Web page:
Presentation 3: Visual Narrative

Filmic tropes and language.

  • Extreme Long Shot:
    An extreme long shot is generally used to establish a scene with no specific focus of interest. They lack human/physical presence and are mostly shot on a wide angle lens.
  • VLS – Very Long Shot:
    This type of shot involves showing indistinguishable figures from a very long distance. You can vaguely make the figures out.
  • LS – Long Shot:
    Within a long shot, figures tend to become more recognisable which give more reading and detail in to the narrative. Long shots are generally centralised with a central focus, however rules can change.
  • MLS – Medium Long Shot:
    A medium long shot generally features an individual cut off at mid knee height.
  • MS – Mid Shot:
    Shot from the waist upwards.
  • MCU – Medium close up:
    Shot from the chest upwards.
  • CU – Close up
    Features the whole of the head.
  • BCU – Big close up
    Always features a close up of the head
  • ECU – Extreme close up
    An extreme close up brings a greater sense of suspense.
  • High Camera Angle –
    This technique is used shot from above and is used to make focuses look small, weak unimportant or under threat.
  • Low camera angle –
    This technique is shot from above and used to make focuses look more important and incontrol.
  • Medium Camera Angle –
    Height of the person framed/ the camera moves whenever they move.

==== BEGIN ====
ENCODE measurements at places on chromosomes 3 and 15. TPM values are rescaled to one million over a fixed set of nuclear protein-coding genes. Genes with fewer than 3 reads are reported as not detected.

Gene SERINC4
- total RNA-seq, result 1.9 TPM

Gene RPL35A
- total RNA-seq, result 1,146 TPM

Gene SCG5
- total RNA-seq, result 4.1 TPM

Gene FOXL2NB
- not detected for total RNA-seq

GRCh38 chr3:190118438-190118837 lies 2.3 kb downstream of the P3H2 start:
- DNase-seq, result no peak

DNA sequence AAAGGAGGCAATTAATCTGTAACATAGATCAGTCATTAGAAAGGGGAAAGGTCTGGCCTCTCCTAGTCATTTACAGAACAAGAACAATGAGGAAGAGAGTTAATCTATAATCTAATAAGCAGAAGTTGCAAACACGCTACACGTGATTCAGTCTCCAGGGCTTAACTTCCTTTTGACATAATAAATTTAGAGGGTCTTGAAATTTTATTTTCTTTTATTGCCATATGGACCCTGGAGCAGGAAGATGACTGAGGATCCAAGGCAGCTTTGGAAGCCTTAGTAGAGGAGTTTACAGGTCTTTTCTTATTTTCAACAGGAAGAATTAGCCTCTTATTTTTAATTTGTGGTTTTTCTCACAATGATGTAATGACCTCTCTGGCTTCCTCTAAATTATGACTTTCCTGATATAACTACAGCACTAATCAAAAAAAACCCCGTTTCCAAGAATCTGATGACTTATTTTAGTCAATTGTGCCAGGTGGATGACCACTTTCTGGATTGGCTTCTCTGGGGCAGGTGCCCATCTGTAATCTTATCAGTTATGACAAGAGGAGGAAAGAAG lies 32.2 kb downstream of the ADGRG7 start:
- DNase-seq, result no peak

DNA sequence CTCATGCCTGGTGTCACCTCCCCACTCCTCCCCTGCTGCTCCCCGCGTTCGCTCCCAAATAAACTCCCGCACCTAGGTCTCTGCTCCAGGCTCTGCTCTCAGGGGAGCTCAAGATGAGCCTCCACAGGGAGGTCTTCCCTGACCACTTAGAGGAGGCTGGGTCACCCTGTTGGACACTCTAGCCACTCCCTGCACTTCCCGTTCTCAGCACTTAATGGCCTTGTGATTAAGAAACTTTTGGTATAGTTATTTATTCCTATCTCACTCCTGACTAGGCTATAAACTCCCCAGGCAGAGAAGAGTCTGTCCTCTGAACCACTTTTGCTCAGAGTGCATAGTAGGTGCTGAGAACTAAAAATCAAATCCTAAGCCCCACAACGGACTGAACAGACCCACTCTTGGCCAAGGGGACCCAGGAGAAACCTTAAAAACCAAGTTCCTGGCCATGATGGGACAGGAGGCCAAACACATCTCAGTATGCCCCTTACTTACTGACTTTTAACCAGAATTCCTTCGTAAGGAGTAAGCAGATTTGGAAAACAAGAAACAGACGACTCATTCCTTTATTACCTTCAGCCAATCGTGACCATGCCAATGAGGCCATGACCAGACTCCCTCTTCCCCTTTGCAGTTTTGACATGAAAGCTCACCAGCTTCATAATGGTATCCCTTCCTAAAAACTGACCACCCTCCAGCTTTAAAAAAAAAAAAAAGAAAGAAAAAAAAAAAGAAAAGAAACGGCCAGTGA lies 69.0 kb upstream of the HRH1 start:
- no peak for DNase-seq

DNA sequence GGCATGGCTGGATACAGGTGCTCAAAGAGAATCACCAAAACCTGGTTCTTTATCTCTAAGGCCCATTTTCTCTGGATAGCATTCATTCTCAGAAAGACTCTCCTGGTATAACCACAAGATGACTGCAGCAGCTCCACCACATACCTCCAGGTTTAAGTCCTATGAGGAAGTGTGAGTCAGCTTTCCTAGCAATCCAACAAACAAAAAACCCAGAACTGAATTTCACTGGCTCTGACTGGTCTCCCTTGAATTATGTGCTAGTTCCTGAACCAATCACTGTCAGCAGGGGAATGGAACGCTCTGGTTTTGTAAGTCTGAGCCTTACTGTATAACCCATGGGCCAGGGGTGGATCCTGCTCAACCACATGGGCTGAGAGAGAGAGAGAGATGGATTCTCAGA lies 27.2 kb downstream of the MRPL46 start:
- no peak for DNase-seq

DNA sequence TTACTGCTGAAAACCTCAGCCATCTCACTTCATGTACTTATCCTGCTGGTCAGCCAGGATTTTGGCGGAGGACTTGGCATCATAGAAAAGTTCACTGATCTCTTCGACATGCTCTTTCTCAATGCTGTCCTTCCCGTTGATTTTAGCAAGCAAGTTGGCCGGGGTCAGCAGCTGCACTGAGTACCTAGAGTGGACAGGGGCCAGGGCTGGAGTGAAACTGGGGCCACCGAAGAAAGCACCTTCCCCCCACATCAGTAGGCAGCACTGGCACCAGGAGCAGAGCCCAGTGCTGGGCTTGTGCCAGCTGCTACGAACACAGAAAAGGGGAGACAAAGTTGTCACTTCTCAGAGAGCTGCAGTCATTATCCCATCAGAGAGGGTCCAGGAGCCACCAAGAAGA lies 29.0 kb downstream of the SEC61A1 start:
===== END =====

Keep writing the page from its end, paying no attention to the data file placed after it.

• POV – Point of view –
    1st person perspective – This technique puts the audience in the front seat and makes them feel apart of the scene from the eyes of the camera.
    3rd person – Over the shoulder shots make the audience seem as though they are the invisible person onlooking/a fly on the wall.
  • Dissolve – A technique that transitions between two shots, one shot fades away to the other. This can be used to connect two different time lines, a change in time or location and creates a strong connection between the two.
  • Fade – A technique that transitions from a shot that fades in or out from black.
    From black – brighter = fade in
    Image fades from light to dark = fade out.
    By using this technique the directors aim to make the viewer recognise where they were and where they arrive.
  • Ccuts – Camera cuts change the perspective from which a scene is portrayed.
  • Jump cut – Making an abrupt transition from one scene to another which disrupts the time of flow or movement. They tend to miss a key piece of information and become very noticeable to the viewer. Directors use jump cuts to bring unease and disruption.
  • PAN – Sweeping movement from one place to another, Pans can be expansive.
  • Tilt – Using a camera up or down to create action.
  • Zoom – zoom in/out – best to use sparingly as can disrupt filming experience.
  • Deep focus – a shot that keeps the foreground, middle ground and background all in focus, generally sharp.
  • Arc shot – A shot in which the subject is circled by the camera.
  • Tracking shot – A shot using a dolly that follows a subject from behind or alongside or infront of the subject.
  • Dolly zoom – When the camera tracks forward to a subject whilst zooming in/out creating a nausea effect.
  • Locked down shot – A shot where the camera is fixed in one position.
  • Handheld shot – Camera operator holds the camera during motion to create jerking or movement.
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